OK, not my most neutral blog, but I really feel today showed how football has a funny way of punishing the bad guys. United manager Sir Alex Ferguson claimed afterwards that Suarez should be dispensed with, while his counterpart Just Kenny Dalglish claimed that anyone claiming Suarez had been unsporting was out of order. 

Hang on what?!

Yes, Dalglish claimed that just because Suarez is allegedly a racist and did not shake the hand of his alleged (grrr, alleged) victim, despite being a tosser with bad teeth and a worse attitude, he should not be accused of what he has been found guilty of by an INDEPENDENT tribunal. Still, don't let the truth get in the way of blind prejudice (ooh can I use that word?!).

Despite his heroics in guiding Liverpool to seventh this season, Dalglish has got this whole situation all wrong. All sarcasm aside, today's events place Liverpool in great danger of being labelled as a small club with a major inferiority complex, whilst displaying Gaddafi-esque loyalty to a lost cause. The sooner they move on and let bygones be bygones, the sooner they will recover the affection many neutrals have lost for them over the last few months.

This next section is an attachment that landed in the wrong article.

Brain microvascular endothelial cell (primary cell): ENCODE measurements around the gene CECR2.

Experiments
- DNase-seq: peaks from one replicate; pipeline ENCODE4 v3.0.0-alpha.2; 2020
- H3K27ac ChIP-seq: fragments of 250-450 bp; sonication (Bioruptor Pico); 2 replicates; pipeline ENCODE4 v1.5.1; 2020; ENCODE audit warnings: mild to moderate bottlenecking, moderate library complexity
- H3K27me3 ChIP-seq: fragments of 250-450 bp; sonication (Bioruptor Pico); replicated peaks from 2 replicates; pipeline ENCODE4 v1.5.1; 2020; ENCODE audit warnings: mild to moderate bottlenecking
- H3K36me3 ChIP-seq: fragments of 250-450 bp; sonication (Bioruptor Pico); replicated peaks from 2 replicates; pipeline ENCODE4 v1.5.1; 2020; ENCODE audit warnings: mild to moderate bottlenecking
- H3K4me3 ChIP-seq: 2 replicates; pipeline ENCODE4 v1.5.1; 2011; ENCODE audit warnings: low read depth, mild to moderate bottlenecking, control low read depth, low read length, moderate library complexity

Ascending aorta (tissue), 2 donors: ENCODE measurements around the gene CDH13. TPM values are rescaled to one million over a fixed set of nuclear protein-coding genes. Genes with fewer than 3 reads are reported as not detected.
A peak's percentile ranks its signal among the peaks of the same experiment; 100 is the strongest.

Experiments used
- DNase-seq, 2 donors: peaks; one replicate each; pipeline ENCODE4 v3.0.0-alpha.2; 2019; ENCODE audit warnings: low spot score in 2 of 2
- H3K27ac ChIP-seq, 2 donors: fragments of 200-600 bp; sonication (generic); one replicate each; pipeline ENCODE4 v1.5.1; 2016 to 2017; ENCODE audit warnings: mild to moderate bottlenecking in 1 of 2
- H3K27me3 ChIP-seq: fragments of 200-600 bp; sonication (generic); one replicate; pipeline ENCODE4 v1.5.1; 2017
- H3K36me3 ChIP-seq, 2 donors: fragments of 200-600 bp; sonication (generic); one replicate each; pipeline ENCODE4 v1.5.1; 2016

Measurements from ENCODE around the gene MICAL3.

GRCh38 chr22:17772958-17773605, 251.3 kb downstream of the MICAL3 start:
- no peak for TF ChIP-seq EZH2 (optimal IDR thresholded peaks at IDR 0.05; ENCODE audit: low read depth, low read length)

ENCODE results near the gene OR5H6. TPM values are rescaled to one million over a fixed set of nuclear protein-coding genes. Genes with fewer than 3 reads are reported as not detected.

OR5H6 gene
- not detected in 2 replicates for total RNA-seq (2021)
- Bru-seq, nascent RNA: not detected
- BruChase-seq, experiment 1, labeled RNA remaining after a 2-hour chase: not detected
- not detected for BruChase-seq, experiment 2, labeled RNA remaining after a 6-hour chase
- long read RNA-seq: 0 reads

To finish, let's just say that when a team including Wayne Rooney and Ryan Giggs can take the moral high ground, you have problems. Even more worrying, if you are in a team with Craig Bellamy and Andy Carroll and you are the one people dislike, you have a disaster.

Still, the game wasn't bad.

Friday, 10 February 2012

Finding Capello's successor may be taxing...and evasive

Oh yeah, two Harry Redknapp puns in a title about Fabio Capello.

Note: The following blog will be 73% sarcasm.

At first glance, Harry Redknapp and England may be a match made in heaven. A team including love-rats, DJ-beaters, drug cheats and racists, (alleged racist, innocent until proven guilty, let the jury decide, other FA-produced cliche's) led by a man who has spent the last two weeks as a defendant. It's a bit like a modern day Peasant's Revolt for millionaires, with Redknapp as Wat Tyler (look up the Peasant's Revolt, it is definitely in the country's top 500 most important events). But why is he there? Who are his rivals for the position? The list reads like a who's-who in OK football managers.